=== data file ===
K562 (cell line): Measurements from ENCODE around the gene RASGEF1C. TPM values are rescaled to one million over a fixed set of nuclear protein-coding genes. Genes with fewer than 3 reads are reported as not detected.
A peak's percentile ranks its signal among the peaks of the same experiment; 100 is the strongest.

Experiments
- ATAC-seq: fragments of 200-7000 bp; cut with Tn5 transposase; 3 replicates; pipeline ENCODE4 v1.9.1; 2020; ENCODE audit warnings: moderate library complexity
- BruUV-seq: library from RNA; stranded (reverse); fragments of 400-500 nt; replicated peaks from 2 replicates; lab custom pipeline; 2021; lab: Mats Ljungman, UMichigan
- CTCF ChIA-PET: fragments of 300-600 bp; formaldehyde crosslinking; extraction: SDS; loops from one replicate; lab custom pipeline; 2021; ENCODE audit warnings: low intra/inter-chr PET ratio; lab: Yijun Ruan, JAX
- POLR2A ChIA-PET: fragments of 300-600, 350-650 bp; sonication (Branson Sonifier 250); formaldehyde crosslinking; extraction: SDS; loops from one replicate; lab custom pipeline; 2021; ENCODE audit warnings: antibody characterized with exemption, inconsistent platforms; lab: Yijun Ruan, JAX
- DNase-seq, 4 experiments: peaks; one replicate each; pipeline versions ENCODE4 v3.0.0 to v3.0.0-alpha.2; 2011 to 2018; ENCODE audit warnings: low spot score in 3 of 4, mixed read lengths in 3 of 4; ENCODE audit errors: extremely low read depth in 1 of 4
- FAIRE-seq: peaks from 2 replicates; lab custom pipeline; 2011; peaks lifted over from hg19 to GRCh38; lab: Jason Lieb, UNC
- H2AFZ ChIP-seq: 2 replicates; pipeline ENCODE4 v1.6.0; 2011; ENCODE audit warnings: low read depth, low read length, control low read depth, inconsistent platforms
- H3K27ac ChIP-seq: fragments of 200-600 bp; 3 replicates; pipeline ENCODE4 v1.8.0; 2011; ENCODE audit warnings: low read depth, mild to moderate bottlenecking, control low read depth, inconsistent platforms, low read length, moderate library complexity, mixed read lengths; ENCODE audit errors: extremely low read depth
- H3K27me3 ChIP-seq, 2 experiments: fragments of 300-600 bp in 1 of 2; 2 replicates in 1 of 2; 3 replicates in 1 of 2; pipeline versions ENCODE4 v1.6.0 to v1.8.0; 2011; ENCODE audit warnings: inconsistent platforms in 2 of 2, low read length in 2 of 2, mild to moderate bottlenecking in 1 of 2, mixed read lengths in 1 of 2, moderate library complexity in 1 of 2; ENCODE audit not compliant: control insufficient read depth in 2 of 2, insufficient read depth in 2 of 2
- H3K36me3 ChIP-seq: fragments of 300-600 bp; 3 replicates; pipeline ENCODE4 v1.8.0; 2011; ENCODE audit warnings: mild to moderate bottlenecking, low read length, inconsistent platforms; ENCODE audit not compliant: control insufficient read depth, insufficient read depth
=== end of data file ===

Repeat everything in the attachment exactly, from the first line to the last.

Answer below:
K562 (cell line): Measurements from ENCODE around the gene RASGEF1C. TPM values are rescaled to one million over a fixed set of nuclear protein-coding genes. Genes with fewer than 3 reads are reported as not detected.
A peak's percentile ranks its signal among the peaks of the same experiment; 100 is the strongest.

Experiments
- ATAC-seq: fragments of 200-7000 bp; cut with Tn5 transposase; 3 replicates; pipeline ENCODE4 v1.9.1; 2020; ENCODE audit warnings: moderate library complexity
- BruUV-seq: library from RNA; stranded (reverse); fragments of 400-500 nt; replicated peaks from 2 replicates; lab custom pipeline; 2021; lab: Mats Ljungman, UMichigan
- CTCF ChIA-PET: fragments of 300-600 bp; formaldehyde crosslinking; extraction: SDS; loops from one replicate; lab custom pipeline; 2021; ENCODE audit warnings: low intra/inter-chr PET ratio; lab: Yijun Ruan, JAX
- POLR2A ChIA-PET: fragments of 300-600, 350-650 bp; sonication (Branson Sonifier 250); formaldehyde crosslinking; extraction: SDS; loops from one replicate; lab custom pipeline; 2021; ENCODE audit warnings: antibody characterized with exemption, inconsistent platforms; lab: Yijun Ruan, JAX
- DNase-seq, 4 experiments: peaks; one replicate each; pipeline versions ENCODE4 v3.0.0 to v3.0.0-alpha.2; 2011 to 2018; ENCODE audit warnings: low spot score in 3 of 4, mixed read lengths in 3 of 4; ENCODE audit errors: extremely low read depth in 1 of 4
- FAIRE-seq: peaks from 2 replicates; lab custom pipeline; 2011; peaks lifted over from hg19 to GRCh38; lab: Jason Lieb, UNC
- H2AFZ ChIP-seq: 2 replicates; pipeline ENCODE4 v1.6.0; 2011; ENCODE audit warnings: low read depth, low read length, control low read depth, inconsistent platforms
- H3K27ac ChIP-seq: fragments of 200-600 bp; 3 replicates; pipeline ENCODE4 v1.8.0; 2011; ENCODE audit warnings: low read depth, mild to moderate bottlenecking, control low read depth, inconsistent platforms, low read length, moderate library complexity, mixed read lengths; ENCODE audit errors: extremely low read depth
- H3K27me3 ChIP-seq, 2 experiments: fragments of 300-600 bp in 1 of 2; 2 replicates in 1 of 2; 3 replicates in 1 of 2; pipeline versions ENCODE4 v1.6.0 to v1.8.0; 2011; ENCODE audit warnings: inconsistent platforms in 2 of 2, low read length in 2 of 2, mild to moderate bottlenecking in 1 of 2, mixed read lengths in 1 of 2, moderate library complexity in 1 of 2; ENCODE audit not compliant: control insufficient read depth in 2 of 2, insufficient read depth in 2 of 2
- H3K36me3 ChIP-seq: fragments of 300-600 bp; 3 replicates; pipeline ENCODE4 v1.8.0; 2011; ENCODE audit warnings: mild to moderate bottlenecking, low read length, inconsistent platforms; ENCODE audit not compliant: control insufficient read depth, insufficient read depth